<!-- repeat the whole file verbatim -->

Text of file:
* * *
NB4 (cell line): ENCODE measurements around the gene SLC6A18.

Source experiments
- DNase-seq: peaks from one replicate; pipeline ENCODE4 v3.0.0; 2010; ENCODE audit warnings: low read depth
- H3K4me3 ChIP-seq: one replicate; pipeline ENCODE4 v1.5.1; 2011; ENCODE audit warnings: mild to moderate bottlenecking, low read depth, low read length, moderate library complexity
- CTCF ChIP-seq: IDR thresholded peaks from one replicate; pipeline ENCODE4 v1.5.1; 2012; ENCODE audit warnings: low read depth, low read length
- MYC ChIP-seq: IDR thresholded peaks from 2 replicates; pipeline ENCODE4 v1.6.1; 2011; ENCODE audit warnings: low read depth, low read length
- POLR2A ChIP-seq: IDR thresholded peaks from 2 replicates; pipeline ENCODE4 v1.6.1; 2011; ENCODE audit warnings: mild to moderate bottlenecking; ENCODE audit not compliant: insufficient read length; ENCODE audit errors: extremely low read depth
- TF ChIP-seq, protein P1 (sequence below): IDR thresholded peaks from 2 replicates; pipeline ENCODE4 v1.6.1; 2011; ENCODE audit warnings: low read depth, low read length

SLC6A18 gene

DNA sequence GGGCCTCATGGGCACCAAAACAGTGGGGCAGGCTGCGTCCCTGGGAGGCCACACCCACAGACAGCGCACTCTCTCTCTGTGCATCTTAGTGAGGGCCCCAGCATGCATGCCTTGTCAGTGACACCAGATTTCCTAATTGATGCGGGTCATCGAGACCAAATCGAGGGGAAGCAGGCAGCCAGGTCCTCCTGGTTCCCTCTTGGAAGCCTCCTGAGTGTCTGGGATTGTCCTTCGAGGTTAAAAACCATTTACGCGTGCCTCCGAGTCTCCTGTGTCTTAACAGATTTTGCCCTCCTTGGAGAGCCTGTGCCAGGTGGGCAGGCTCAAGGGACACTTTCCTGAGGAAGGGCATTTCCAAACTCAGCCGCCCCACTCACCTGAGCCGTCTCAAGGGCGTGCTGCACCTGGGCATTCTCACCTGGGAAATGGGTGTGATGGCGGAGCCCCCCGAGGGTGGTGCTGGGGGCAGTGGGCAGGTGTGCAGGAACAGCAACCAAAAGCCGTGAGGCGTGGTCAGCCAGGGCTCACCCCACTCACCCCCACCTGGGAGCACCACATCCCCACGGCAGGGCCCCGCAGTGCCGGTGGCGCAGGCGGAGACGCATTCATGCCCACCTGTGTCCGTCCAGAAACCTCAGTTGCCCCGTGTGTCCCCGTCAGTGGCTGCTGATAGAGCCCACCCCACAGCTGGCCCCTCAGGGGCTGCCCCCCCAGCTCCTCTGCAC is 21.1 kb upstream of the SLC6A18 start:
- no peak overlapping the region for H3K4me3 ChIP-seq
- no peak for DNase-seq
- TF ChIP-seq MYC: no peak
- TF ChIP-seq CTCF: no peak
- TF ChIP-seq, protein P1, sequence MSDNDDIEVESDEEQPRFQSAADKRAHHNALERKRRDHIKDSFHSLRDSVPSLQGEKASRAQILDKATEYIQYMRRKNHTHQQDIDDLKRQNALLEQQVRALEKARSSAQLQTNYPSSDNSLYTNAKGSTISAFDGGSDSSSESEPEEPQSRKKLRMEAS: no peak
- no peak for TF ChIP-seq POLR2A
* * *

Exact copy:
NB4 (cell line): ENCODE measurements around the gene SLC6A18.

Source experiments
- DNase-seq: peaks from one replicate; pipeline ENCODE4 v3.0.0; 2010; ENCODE audit warnings: low read depth
- H3K4me3 ChIP-seq: one replicate; pipeline ENCODE4 v1.5.1; 2011; ENCODE audit warnings: mild to moderate bottlenecking, low read depth, low read length, moderate library complexity
- CTCF ChIP-seq: IDR thresholded peaks from one replicate; pipeline ENCODE4 v1.5.1; 2012; ENCODE audit warnings: low read depth, low read length
- MYC ChIP-seq: IDR thresholded peaks from 2 replicates; pipeline ENCODE4 v1.6.1; 2011; ENCODE audit warnings: low read depth, low read length
- POLR2A ChIP-seq: IDR thresholded peaks from 2 replicates; pipeline ENCODE4 v1.6.1; 2011; ENCODE audit warnings: mild to moderate bottlenecking; ENCODE audit not compliant: insufficient read length; ENCODE audit errors: extremely low read depth
- TF ChIP-seq, protein P1 (sequence below): IDR thresholded peaks from 2 replicates; pipeline ENCODE4 v1.6.1; 2011; ENCODE audit warnings: low read depth, low read length

SLC6A18 gene

DNA sequence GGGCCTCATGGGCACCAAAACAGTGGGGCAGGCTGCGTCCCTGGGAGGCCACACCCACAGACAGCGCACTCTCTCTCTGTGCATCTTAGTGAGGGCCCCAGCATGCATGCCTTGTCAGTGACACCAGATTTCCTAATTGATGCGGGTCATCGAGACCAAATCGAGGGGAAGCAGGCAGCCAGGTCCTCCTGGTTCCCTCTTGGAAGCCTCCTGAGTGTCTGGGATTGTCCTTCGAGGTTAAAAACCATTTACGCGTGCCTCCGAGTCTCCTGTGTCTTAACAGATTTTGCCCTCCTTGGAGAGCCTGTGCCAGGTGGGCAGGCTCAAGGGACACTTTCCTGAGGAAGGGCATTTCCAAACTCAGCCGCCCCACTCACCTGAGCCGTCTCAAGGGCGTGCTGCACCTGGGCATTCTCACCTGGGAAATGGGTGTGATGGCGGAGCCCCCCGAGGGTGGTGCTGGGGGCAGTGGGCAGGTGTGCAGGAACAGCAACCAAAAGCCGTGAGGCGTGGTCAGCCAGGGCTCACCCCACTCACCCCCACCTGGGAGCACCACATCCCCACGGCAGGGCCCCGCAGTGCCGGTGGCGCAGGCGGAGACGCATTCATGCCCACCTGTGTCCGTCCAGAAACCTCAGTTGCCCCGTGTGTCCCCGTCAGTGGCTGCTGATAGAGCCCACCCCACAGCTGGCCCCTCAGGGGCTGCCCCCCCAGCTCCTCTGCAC is 21.1 kb upstream of the SLC6A18 start:
- no peak overlapping the region for H3K4me3 ChIP-seq
- no peak for DNase-seq
- TF ChIP-seq MYC: no peak
- TF ChIP-seq CTCF: no peak
- TF ChIP-seq, protein P1, sequence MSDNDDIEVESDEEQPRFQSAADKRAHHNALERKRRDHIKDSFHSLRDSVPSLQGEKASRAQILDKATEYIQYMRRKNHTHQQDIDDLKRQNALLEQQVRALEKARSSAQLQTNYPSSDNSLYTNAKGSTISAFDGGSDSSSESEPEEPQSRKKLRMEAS: no peak
- no peak for TF ChIP-seq POLR2A